Study: Junk DNA is critically important

Oct 19, 2005

A University of California-San Diego scientist says genetic material derisively called "junk" DNA is important to an organism's evolutionary survival.

Junk DNA is so-called because it doesn't contain instructions for protein-coding genes and appears to have little or no function. But Peter Andolfatto, an assistant professor of biology, says such DNA plays an important role in maintaining an organism's genetic integrity.

In studying the fruit fly Drosophila melanogaster, Andolfatto discovered such regions are strongly affected by natural selection -- the evolutionary process that preferentially leads to the survival of organisms and genes best adapted to the environment.

Andolfatto says his findings are important because the similarity of genome sequences in fruit flies, worms and humans suggests similar processes are probably responsible for differences between humans and their close evolutionary relatives.

"Sequencing of the complete genome in humans, fruit flies, nematodes and plants has revealed the number of protein-coding genes is much more similar among these species than expected," he said. "Curiously, the largest differences between major species groups appear to be the amount of 'junk' DNA, rather than the number of genes."

He details his research in the Oct. 20 issue of Nature.

Copyright 2005 by United Press International

Explore further: The stapes of a neanderthal child points to the anatomical differences with our species

add to favorites email to friend print save as pdf

Related Stories

Letting go of the (genetic) apron strings

Mar 20, 2015

A new study from Princeton University sheds light on the handing over of genetic control from mother to offspring early in development. Learning how organisms manage this transition could help researchers ...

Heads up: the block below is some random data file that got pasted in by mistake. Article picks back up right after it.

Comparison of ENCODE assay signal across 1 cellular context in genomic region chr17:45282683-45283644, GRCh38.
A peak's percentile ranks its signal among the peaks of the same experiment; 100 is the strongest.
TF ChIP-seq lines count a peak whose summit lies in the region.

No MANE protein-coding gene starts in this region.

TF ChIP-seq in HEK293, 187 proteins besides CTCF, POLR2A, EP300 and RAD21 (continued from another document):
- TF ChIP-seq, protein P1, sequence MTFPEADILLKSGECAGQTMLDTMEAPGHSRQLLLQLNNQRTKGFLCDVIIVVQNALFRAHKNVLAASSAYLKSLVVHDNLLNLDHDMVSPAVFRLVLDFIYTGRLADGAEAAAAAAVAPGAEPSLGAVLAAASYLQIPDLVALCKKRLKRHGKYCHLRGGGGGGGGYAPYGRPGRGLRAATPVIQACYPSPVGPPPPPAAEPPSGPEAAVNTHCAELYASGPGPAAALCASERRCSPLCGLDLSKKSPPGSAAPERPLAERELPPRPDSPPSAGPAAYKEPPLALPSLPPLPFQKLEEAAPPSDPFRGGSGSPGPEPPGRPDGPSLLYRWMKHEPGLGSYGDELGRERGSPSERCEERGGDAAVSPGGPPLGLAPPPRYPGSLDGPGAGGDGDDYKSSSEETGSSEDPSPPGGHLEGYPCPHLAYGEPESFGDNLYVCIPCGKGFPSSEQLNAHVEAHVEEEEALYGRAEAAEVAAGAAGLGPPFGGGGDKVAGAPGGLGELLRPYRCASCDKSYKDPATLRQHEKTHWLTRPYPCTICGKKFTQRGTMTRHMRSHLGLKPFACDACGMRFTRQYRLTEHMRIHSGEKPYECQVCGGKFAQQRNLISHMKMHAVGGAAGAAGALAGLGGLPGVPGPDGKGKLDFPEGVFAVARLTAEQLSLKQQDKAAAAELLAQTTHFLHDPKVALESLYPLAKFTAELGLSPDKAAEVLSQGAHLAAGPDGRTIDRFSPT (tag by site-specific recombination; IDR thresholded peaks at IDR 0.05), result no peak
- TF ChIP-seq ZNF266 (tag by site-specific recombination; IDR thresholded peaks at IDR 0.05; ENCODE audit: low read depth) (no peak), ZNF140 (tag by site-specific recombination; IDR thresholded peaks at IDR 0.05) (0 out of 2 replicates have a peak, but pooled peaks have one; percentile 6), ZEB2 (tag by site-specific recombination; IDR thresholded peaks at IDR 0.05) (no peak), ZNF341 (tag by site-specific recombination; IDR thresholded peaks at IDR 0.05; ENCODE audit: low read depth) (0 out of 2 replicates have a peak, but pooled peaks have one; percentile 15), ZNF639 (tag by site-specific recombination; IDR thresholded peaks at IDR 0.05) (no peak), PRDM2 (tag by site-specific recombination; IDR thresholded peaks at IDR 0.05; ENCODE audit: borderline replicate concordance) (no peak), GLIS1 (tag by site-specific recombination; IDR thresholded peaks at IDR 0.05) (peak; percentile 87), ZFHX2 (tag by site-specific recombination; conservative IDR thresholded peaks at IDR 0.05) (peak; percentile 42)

Language of gene switches unchanged across the evolution

Mar 17, 2015

The language used in the switches that turn genes on and off has remained the same across millions of years of evolution, according to a new study led by researchers at Karolinska Institutet in Sweden. The ...

Baboon friends swap gut germs

Mar 16, 2015

The warm soft folds of the intestines are teeming with thousands of species of bacteria. Collectively known as the gut microbiome, these microbes help break down food, synthesize vitamins, regulate weight ...

Recommended for you

Destroyed Mosul artefacts to be rebuilt in 3D

Mar 27, 2015

It didn't take long for the scientific community to react. Two weeks after the sacking of the 300 year-old Mosul Museum by a group of ISIS extremists went viral on Youtube, researchers from the ITN-DCH, IAPP ...

Boys plagiarise more than girls at school

Mar 27, 2015

Research by the University of the Balearic Islands has analysed the phenomenon of academic plagiarism among secondary school students. The study, published in the journal Comunicar, confirms that this practi ...

User comments : 0

Please sign in to add a comment. Registration is free, and takes less than a minute. Read more

Click here to reset your password.
Sign in to get notified via email when new comments are made.